Refractive lens exchange surgery increases retinal detachment risk

October 15, 2005

Retinal detachment is a significant risk in refractive lens exchange surgery, said Emanuel S. Rosen, MD, at the refractive surgery subspecialty day meeting sponsored by the International Society of Refractive Surgery of the American Academy of Ophthalmology.

Chicago-Retinal detachment is a significant risk in refractive lens exchange surgery, said Emanuel S. Rosen, MD, at the refractive surgery subspecialty day meeting sponsored by the International Society of Refractive Surgery of the American Academy of Ophthalmology.

Dr. Rosen, visiting professor, department of vision sciences, University of Manchester, England, presented a meta-analysis of papers published over the past 11 years that have investigated the incidence of retinal detachment after lens extraction and IOL implantation in myopic eyes. A total of 21 papers were identified that included 6,522 eyes. In that series, 117 eyes suffered pseudophakic retinal detachment (1.8%, 1 in 56 eyes). Among the individual papers, the retinal detachment rates ranged from 0 to 8.1%.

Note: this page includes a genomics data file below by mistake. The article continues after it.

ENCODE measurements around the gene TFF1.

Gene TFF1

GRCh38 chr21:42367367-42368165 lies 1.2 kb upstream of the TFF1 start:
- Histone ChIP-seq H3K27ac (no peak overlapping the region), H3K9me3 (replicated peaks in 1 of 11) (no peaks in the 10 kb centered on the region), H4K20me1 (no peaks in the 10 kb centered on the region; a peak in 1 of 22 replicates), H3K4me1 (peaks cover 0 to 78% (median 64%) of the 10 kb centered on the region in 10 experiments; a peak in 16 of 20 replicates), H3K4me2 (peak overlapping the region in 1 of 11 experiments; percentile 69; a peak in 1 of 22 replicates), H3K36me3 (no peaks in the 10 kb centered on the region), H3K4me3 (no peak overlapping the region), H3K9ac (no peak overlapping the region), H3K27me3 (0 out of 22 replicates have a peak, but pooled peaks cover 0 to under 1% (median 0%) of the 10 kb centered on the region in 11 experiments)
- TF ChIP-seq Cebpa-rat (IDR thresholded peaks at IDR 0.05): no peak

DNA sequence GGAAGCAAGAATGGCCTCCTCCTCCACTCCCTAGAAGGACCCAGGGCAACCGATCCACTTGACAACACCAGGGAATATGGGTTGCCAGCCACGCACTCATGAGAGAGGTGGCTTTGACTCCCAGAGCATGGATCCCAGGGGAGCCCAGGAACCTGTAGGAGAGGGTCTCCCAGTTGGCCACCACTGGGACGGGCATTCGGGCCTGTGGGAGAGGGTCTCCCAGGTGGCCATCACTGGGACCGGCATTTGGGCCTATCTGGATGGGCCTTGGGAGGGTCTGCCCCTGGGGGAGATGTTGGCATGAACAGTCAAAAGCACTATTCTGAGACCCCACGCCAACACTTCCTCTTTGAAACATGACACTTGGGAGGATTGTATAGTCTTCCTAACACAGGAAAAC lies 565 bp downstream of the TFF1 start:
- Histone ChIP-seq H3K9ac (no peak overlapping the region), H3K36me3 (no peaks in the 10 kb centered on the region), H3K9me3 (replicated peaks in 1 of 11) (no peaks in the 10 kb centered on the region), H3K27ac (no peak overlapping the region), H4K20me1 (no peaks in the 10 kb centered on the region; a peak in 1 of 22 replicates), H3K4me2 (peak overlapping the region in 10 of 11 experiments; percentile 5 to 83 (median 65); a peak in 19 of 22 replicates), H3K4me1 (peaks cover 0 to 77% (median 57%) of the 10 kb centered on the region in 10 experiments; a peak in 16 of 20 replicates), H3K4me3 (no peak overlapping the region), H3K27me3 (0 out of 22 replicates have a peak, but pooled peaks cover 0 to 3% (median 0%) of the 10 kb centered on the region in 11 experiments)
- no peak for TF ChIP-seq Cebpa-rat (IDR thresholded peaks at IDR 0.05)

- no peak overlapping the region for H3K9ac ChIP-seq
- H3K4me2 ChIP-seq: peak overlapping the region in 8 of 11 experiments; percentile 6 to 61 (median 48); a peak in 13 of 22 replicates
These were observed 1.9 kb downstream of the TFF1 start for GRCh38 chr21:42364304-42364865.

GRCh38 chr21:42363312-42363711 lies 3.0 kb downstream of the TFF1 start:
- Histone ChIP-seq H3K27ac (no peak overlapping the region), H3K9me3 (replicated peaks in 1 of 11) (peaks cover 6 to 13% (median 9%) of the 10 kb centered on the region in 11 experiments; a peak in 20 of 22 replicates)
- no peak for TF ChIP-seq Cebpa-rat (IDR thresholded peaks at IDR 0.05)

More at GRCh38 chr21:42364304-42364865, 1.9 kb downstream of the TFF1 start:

Complicated surgery appeared to increase the risk-one study highlighted a significant increased risk in eyes that had sustained capsular tear, although Nd:YAG laser capsulotomy appeared to have no effect. In another study now in press, younger age was identified as a risk factor. In that retrospective review from New Zealand of nearly 1,800 eyes that underwent Kelman phacoemulsification, the rate of retinal detachment was 1.17% overall and 0.64% in persons over age 70. However, in the age group of persons under 50 years old (who would be representative of the refractive lens exchange population), the retinal detachment rate was 5.17%.

“Available evidence indicates the risk of retinal detachment jumps 100-fold after Kelman phacoemulsification and 200-fold in myopic eyes relative to the general population,” Dr. Rosen said. “Rate variations in available studies may be due to differences between them in a number of variables, making it difficult to reach definitive conclusions.

“Therefore, long-term case control studies of a high volume of myopic eyes undergoing refractive lens exchange would be very valuable to help us to better define the risk,” Dr. Rosen said.